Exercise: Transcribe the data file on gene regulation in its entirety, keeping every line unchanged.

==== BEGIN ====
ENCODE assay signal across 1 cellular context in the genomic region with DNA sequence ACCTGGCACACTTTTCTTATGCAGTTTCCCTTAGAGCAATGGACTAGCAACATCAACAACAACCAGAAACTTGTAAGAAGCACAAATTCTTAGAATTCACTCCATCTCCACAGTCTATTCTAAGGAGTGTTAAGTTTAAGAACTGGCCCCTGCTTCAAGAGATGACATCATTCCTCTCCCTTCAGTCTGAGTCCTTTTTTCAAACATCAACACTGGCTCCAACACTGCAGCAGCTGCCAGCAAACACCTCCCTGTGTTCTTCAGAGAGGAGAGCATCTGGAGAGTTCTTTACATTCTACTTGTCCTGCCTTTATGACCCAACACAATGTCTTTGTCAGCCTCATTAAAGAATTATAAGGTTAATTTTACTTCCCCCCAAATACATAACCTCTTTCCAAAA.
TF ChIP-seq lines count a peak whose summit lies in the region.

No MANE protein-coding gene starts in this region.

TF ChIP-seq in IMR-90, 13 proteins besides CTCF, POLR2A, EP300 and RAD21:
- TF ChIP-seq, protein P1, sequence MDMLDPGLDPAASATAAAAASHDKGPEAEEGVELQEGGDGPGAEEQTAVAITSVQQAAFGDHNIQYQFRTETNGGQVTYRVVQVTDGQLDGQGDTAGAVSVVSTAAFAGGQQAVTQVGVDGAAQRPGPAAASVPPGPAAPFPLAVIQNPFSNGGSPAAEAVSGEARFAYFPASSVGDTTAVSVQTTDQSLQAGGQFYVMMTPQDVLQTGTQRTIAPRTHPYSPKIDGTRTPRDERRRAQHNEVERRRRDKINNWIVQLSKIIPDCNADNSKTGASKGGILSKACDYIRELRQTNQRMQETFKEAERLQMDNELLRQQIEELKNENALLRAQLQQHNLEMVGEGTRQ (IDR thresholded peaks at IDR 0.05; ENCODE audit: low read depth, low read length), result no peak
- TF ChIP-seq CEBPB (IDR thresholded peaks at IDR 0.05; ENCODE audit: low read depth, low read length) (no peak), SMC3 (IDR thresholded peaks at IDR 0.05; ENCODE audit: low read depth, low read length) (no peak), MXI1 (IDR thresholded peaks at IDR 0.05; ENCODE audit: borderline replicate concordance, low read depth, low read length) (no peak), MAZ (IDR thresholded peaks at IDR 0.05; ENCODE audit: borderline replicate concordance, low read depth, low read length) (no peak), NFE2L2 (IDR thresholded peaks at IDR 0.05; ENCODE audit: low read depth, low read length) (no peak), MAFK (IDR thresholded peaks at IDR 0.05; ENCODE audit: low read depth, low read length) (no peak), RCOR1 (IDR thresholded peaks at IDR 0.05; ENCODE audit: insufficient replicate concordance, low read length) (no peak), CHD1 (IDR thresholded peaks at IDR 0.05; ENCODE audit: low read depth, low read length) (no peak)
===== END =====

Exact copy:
ENCODE assay signal across 1 cellular context in the genomic region with DNA sequence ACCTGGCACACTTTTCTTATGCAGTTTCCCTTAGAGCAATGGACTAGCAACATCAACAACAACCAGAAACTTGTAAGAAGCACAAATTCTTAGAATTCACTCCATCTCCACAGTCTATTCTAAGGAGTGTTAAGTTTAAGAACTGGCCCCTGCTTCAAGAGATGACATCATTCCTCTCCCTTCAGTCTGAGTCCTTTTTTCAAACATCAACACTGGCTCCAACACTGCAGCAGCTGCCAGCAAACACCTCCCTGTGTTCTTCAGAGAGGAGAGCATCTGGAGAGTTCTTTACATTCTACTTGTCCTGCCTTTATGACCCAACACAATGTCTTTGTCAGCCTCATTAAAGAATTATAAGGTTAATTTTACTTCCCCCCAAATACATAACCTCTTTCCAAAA.
TF ChIP-seq lines count a peak whose summit lies in the region.

No MANE protein-coding gene starts in this region.

TF ChIP-seq in IMR-90, 13 proteins besides CTCF, POLR2A, EP300 and RAD21:
- TF ChIP-seq, protein P1, sequence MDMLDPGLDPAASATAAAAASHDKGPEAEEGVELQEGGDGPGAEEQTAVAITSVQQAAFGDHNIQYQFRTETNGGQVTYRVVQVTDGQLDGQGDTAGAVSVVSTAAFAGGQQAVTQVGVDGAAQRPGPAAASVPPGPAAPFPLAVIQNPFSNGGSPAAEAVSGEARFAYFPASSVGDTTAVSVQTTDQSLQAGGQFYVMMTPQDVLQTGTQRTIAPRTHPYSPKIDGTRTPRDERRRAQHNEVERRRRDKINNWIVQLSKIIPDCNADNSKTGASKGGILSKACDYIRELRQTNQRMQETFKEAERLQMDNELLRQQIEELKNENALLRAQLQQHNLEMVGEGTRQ (IDR thresholded peaks at IDR 0.05; ENCODE audit: low read depth, low read length), result no peak
- TF ChIP-seq CEBPB (IDR thresholded peaks at IDR 0.05; ENCODE audit: low read depth, low read length) (no peak), SMC3 (IDR thresholded peaks at IDR 0.05; ENCODE audit: low read depth, low read length) (no peak), MXI1 (IDR thresholded peaks at IDR 0.05; ENCODE audit: borderline replicate concordance, low read depth, low read length) (no peak), MAZ (IDR thresholded peaks at IDR 0.05; ENCODE audit: borderline replicate concordance, low read depth, low read length) (no peak), NFE2L2 (IDR thresholded peaks at IDR 0.05; ENCODE audit: low read depth, low read length) (no peak), MAFK (IDR thresholded peaks at IDR 0.05; ENCODE audit: low read depth, low read length) (no peak), RCOR1 (IDR thresholded peaks at IDR 0.05; ENCODE audit: insufficient replicate concordance, low read length) (no peak), CHD1 (IDR thresholded peaks at IDR 0.05; ENCODE audit: low read depth, low read length) (no peak)